The story of Salmacis and Hermaphroditus is taken from a source on which so many renaissance and post-renaissance artists drew, Ovid's Metamorphoses (IV, v. 271 ff.). The nymph Salmacis fell in love with Hermaphroditus, the son of Venus and Mercury. While bathing in her river he rejected her advances: but in answer to Salmacis's prayer, the gods fused their bodies.
This remarkable picture, long in store at Knole, only came to notice as a result of the comprehensive photographic survey of the collection there undertaken by the Courtauld Institute in 1958-1960. It was given to a follower of Domenichino, but, in 1990, Aidan Weston-Lewis recognised that the picture is in fact Ludovico Carracci's prototype of a composition previously known from a picture in the Rospigliosi collection in the Galleria Pallavicini, Rome (F. Zeri, La galleria Pallavicini, Rome, 1959, pp. 23-30, no. 11, as Sisto Badalocchio). His attribution has now been endorsed by other scholars in the field, including Professore Alessandro Brogi, who has inspected the picture in the original, and Dr. Daniele Benati, Dr. Babette Bohn and Professor Gail Feigenbaum, who have studied this from transparencies.
The obvious pentiments, particularly that in Salmacis's hand, confirms the priority of the picture. It ranks indeed as one of the most poetical of Ludovico's secular works, eloquent of the pictorial revolution at Bologna to which Ludovico and his cousins, Agostino and Annibale, contributed in equal measure. Not surprisingly, Ludovico turned, in particular, to Titian, whose Ferrara Bacchanals he must have studied with close attention before their removal to Rome in 1598. That a picture of corresponding description was in a collection in Ferrara in 1632 (see below) may well mean that the patron for whom that picture was intended was conscious of this debt. Professors Brogi and Feigenbaum, among others, propose a date just before 1600, while Dr. Benati places the picture circa 1600-2. Aidan Weston-Lewis considers the picture to be of 1592-5, and compares this with the Bacchus and Ariadne at Vercelli (Civico Museo Francesco Bergogna, A. Brogi, Ludovico Carracci, Bologna, 2001, I, no. A1, II, fig. 251) which he believes to be of that date.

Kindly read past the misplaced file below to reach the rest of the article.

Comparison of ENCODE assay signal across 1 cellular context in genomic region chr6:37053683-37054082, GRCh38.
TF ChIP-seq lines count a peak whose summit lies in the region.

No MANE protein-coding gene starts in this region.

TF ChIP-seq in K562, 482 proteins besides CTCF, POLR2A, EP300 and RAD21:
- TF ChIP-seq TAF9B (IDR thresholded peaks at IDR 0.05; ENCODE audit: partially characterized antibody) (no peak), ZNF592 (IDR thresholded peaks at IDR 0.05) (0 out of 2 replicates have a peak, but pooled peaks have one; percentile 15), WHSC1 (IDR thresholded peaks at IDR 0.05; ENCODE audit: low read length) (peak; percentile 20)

Giovanni Gaetano Bottari (Raccolta di Lettere sulla Pittura, Scultura e Architettura, Rome, 1757-1768, VII, p. 26) records that the poet Giovanni Battista Marini (1569-1625) suggested that Ludovico paint for him a 'fantasia oscena e lasciva', showing Salmacis and Hermaphroditus 'ignudi et abbraccianti in mezzo della fontana'. Verses in Marini's La Galeria ... distinta in pittura e sculture, Venice, 1622, p. 12, quoted by Carlo Cesare Malvasia, Felsina pittrice, Bologna, 1678, p. 325, imply that Ludovico did indeed supply the poet with such a picture. No such work survives, but a picture of this subject by Albano at Turin, Galleria Sabauda, no. 498 (Puglisi, op. cit., no. 120) may reflect this, or a drawing for it.